About getting what you pay for. i understand that also. We're lucky enough to have access to a decent studio for free, and another better studio that will cost us $50 an hour, but has even better gear. But even with great recording gear and instruments, I would just like to get a mix that is more than adjusting levels and minor EQ. We self produce ourselves (arrangement and sound wise..but we dont know what mics and pres to pick out for our sound). Before we go into the studio, we're goign to sit down with the engineer and go over our sound so that our time in the studio is as fruitful as possible. Thast a good idea about getting one mixed and having the mastering person comment on it.

    Thanks for the responses guys.

  14. rudedogg

    rudedogg Guest

    sounds like you already have your mind made up and your just trying to get people to agree that you are doing the right thing.

    i wrote a huge response to this, but i guess everyone needs to learn their own way, and possibly it will turn out great.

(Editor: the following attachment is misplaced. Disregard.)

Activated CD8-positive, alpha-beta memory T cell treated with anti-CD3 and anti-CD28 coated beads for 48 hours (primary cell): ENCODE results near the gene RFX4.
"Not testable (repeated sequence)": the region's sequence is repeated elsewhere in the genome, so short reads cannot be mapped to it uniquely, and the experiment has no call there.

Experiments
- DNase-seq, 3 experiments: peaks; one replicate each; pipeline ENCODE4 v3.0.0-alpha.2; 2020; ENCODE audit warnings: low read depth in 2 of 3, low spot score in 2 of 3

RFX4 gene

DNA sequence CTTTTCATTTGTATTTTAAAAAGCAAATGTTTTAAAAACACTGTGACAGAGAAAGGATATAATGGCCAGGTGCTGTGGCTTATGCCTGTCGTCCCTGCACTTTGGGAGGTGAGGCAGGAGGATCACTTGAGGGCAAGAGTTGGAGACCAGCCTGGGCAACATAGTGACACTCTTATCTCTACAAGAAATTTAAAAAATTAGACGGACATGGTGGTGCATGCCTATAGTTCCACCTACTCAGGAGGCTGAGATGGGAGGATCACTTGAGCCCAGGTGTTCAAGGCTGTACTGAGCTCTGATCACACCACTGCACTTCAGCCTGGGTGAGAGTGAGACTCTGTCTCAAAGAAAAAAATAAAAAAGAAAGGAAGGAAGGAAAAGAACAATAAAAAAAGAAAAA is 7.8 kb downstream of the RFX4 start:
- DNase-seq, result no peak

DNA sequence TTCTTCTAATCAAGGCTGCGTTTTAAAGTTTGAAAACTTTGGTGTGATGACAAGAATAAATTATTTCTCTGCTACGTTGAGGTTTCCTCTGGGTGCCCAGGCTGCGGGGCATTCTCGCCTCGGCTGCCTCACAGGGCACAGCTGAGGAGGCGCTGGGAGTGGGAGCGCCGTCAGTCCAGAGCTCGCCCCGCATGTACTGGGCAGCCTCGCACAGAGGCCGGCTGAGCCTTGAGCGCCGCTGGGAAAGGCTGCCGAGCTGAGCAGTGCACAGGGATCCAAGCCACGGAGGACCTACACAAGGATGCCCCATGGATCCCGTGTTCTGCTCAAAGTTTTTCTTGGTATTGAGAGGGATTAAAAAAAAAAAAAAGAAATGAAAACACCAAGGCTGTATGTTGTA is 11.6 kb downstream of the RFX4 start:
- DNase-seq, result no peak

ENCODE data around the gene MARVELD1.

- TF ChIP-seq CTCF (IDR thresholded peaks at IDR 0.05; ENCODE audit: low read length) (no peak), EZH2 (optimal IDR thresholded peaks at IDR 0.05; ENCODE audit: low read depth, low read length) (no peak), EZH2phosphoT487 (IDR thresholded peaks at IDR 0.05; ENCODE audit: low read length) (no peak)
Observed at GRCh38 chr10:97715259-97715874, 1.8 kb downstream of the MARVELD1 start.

if / when it doesn't turn out as well as you hoped, pm me and i will help you get into a good studio in LA and/or work out rates for you to come record down here in san diego if your interested.

    best of luck.

  15. Sorry Steve, i didnt actaully read yours yet. i am responding from work.

    The garage we have recoded in actually sounds decent, its not a straight rectangle and there are vaulted ceileings. Sound reflections havent been a huge issue unless the amp is placed right next to a wall. So tracking instruments is possible, thought it will be drums while i play direct in on guitar to get those down, and then go back and do guitaqr parts and e.t.c. Im not crazy about that, but we play to a click.

    WE've been happy with the drum sounds in this garage studio though I'm open to trying them at the studio we have to pay for. Since we're out a bassist currently, I will record the bass at a different point in time. I've thought about recording the drums and overdriven guitar live together at the Neve equipped studio and then doing the other rhythym voerdub track for panning there also. Then, guitar solos and such can be done at the garage studio i spose. I would be curious to hear other thoughts on this.

    #3 For us, we've got our specified equipment, and wont have a choice to choose different amps and guitars e.t.c. though we've upgraded our instruments to pretty standard stuff like vinatge marshall, vintage celestion speakers, les paul, strat e.t.c. We'll get very close to the sound we're after with our equipment, maybe not 100% there, but close enough to have a good sounding recording where instrumetns werent the issue.